Best way to create lease options? - Posted by David MacGown

Posted by NO MONEY, OR CREDIT NEEDED on December 11, 1999 at 13:22:29:

yes it’s legal.

Would you want to do it? Probably not. If it’s an investor, he’s probably taking all the possible profit.
Call him, ask him if he’s the owner. If he says yes, make sure he is (check it out at the clerks office). But most of all, make sure that the comps. are right.
If it’s a private dude, go sign a deal with him with a clause subject to showing the home to one of your many families (bluff if you don’t already have one.)
Sign the deal, then go advertise for a L/O family.

No money or Credit needed.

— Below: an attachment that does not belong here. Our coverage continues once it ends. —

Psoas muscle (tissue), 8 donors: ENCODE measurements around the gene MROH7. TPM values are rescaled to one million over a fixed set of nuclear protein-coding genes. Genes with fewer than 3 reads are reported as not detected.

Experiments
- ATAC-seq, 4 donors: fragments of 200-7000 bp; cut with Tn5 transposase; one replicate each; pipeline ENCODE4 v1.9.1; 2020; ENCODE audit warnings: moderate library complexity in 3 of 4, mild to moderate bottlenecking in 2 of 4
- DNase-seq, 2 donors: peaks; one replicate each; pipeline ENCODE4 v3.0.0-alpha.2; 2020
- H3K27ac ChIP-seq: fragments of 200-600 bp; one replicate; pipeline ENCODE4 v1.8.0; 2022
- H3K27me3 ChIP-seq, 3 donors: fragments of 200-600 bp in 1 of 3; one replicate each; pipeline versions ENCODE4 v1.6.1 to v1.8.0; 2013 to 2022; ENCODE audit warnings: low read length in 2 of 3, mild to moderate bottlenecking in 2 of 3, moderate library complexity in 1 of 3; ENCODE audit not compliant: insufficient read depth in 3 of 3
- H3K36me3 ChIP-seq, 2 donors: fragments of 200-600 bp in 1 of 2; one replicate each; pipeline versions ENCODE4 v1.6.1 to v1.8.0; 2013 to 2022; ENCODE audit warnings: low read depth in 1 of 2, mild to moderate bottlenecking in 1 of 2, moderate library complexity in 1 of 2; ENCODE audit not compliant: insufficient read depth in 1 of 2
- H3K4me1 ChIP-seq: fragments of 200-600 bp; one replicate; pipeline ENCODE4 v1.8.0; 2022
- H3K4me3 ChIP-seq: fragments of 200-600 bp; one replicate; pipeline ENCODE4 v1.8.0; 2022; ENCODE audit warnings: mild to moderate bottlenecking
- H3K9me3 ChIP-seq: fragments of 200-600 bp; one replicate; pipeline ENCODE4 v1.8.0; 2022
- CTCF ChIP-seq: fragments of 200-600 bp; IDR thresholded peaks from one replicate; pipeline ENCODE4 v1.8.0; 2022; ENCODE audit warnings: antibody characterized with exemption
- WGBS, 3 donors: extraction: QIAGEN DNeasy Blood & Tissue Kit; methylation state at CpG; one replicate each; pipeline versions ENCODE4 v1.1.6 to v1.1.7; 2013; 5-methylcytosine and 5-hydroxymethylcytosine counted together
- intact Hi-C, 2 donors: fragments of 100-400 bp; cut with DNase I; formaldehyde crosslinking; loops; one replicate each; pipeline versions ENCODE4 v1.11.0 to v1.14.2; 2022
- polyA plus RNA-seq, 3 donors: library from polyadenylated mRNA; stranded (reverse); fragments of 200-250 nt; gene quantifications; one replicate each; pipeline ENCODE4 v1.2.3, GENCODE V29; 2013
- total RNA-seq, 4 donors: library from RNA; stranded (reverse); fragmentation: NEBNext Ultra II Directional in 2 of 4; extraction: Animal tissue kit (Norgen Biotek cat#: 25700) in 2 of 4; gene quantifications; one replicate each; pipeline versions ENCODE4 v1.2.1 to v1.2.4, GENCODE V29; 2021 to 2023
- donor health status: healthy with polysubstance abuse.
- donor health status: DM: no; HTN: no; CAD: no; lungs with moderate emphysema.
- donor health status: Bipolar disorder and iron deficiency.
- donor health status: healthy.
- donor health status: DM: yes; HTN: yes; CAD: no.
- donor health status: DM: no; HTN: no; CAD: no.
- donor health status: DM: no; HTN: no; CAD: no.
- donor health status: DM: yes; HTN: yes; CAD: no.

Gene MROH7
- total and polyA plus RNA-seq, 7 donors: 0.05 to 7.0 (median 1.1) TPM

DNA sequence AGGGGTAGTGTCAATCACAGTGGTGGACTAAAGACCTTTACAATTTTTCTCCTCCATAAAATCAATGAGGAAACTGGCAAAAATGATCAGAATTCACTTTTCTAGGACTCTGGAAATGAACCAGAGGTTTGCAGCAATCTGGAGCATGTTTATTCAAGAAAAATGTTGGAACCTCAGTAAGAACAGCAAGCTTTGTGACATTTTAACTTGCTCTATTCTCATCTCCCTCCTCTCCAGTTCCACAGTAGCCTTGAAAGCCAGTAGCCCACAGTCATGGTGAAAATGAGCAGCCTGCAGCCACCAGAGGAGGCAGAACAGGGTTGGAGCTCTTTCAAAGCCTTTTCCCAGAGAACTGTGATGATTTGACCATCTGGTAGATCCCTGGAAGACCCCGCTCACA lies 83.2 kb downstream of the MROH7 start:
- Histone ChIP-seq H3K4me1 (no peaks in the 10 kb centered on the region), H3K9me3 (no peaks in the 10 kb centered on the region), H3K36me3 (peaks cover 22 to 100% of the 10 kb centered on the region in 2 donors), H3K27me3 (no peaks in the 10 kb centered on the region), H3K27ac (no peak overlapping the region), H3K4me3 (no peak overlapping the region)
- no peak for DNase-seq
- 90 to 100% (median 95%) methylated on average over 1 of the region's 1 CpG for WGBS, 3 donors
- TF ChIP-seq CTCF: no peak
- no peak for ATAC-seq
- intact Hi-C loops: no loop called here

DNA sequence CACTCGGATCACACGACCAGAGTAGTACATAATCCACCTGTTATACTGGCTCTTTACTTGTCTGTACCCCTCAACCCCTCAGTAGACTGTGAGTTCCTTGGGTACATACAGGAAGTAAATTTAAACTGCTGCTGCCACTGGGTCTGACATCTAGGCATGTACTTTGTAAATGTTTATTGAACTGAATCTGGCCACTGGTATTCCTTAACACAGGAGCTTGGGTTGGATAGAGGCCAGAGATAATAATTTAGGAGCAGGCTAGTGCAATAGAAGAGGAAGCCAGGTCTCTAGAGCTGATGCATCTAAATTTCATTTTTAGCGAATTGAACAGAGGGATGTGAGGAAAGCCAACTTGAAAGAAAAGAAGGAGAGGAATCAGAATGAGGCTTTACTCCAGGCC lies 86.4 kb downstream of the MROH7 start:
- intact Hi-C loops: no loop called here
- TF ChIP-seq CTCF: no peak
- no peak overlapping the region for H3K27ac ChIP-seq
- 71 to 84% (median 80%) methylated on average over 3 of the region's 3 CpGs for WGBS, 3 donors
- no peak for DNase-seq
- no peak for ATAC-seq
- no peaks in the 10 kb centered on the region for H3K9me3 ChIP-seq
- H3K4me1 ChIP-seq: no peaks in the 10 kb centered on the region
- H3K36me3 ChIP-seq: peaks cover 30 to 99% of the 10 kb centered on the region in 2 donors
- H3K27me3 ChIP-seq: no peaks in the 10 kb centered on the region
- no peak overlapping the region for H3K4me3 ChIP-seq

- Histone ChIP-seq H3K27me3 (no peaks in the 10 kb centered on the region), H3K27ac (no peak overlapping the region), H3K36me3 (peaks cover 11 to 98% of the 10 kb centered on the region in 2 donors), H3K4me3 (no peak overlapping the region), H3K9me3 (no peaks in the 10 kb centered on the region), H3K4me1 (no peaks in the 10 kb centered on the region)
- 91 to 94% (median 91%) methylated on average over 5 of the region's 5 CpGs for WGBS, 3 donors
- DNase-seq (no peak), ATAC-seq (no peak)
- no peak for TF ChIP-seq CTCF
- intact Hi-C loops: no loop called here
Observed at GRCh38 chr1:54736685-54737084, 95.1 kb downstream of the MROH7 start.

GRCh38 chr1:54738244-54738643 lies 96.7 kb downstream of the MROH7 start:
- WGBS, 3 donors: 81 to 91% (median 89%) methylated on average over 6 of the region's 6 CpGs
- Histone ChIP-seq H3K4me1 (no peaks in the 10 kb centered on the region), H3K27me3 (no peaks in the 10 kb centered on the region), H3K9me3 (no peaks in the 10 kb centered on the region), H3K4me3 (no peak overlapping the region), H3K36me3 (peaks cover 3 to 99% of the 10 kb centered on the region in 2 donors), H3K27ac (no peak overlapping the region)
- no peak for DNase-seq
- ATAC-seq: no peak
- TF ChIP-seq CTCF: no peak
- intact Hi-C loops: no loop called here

Best way to create lease options? - Posted by David MacGown

Posted by David MacGown on December 11, 1999 at 13:11:12:

I have heard mixed opinions on this, so I was wondering which way works best?

Look for the seller first or look for the buyer first?

I don’t want to put my horse before the carriage ( or whatever that saying is)

I have found 3 houses advertised as rent to own in the paper in the houses for rent section.

I have a few questions:

  1. Which is a better way of putting together a deal calling them or mailing a direct respose type of marketing letter and counting on them calling because they are already sold on the idea?

  2. How do I know if the seller is not a distressed landlord which I am looking for but another investor that works with l/o’s who is looking for a tenant to complete their sandwich lease option? This is a concern of mine because of this: If you compared a sandwich lease option to a Bologna sandwich, then if an invester buys from a landlord and another investor buys from that invester and in turn a tenant/buyer buys from that invester… Isn’t that like a Dagwood sandwich? Can you legally do that? Is that done often?